Usian criminal law

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The power of the Usian Parliament to enact criminal law is derived from section II(2)2 of the Usian Constitution. All criminal laws are codified in the Criminal Code of the Usian Republic.

Prosecution

In the Usian Republic, criminal prosecutions are brought in the name of the Department of Justice.
There are three types of criminal offenses: Misdemeanor, Lower Felony and Upper Felony. Which of the three it is depends on the law and the decision of the judge at the sentencing.
Cases are usually brought before the lowest court possible first.

Elements of an offense

Criminal offenses require the prosecution to prove that there was criminal conduct (actus reus) accompanied by a criminal state of mind (mens rea) "beyond reasonable doubt". Exceptions to the mens rea requirement exist for strict and absolute liability offenses.

The specific elements of each offence can be found in the wording of the offense.

For the prosecution to prove the accused is guilty the actus reus and mens rea must be proven.

Defenses

Even if the prosecution has proven the commission of the offense, a the offender may still avoid being convicted by raising a defense. A true defense arises when some circumstances afford the accused a partial or complete justification or excuse for committing the criminal act. True defenses include insanity, duress, automatism, necessity, and inebriation induced unknowingly to or against the will of the offender. There is also a partial defense of provocation, which has the effect of reducing what would otherwise be 1st or 2nd degree murder to 3rd degree murder or manslaughter.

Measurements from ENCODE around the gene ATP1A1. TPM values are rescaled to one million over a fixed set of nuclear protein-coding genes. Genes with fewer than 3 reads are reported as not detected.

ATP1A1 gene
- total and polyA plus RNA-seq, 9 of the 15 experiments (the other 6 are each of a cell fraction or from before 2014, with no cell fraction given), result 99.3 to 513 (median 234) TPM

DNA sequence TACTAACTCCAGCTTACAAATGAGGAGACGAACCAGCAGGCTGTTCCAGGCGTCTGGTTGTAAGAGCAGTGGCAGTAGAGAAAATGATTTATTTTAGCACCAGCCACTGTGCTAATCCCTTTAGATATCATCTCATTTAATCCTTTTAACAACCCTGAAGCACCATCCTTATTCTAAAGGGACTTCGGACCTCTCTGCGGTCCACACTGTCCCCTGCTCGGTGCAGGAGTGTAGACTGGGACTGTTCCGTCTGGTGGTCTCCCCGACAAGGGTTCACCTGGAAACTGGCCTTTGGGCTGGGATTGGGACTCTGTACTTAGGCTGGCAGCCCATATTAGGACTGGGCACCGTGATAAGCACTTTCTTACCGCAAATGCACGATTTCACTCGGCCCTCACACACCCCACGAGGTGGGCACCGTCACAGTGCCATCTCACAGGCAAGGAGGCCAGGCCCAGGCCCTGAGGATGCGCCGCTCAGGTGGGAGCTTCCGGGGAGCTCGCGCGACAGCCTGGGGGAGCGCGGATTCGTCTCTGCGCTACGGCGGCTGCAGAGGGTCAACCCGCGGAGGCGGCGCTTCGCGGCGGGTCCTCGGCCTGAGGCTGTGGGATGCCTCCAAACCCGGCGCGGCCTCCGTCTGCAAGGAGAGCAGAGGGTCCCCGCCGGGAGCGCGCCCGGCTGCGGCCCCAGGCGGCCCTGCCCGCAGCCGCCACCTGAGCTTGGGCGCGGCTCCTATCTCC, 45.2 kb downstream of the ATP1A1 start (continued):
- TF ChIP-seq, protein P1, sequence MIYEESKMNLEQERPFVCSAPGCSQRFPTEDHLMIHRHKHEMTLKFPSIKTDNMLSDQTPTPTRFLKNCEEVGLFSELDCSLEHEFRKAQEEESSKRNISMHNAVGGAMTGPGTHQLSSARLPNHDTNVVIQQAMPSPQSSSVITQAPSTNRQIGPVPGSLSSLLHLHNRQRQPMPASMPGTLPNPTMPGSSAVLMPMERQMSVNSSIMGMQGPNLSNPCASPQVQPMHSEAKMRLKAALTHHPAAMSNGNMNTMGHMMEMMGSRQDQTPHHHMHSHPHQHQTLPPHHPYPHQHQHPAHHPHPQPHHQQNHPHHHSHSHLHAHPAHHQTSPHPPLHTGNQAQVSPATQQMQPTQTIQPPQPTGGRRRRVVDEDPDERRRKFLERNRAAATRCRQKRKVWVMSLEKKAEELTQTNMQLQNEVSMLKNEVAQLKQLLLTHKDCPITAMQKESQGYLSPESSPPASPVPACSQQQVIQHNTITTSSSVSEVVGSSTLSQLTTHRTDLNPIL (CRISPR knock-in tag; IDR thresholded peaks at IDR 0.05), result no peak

Court proceedings

The proceedings of a legitimate Usian court confronted with a criminal law case are codified in the Government Procedural Code (GPC).

Punishment

Usian Sentencing Guidelines

Generic USGD.

While maximum and minimum punishments are the only instruction the Penal Code gives for crimes, the Justice Committee of the Parliament makes sets of guidelines providing the recommended severity according to mitigating and aggravating factors. These are not obligatory, but an offender may appeal to a higher court if he or she receives a higher sentence than is advised by the Sentencing Guidelines.
The Guidelines exist, for the most part (where they are not too complex), in form of rhombus-shaped tables known as Usian Sentencing Guideline Diamonds (USGD). These diamond charts provide for only two main mitigating/aggravating factors, however.

Young offenders

Young offenders (Persons 13 or older, but younger than 18) must receive a reduced sentence focused more greatly on rehabilitation on the account of their lack of full criminal responsibility and the importance of their development. There is no separate criminal code for young offenders, but the Penal Code lists the correct reduced sentences.

See also

External links

References

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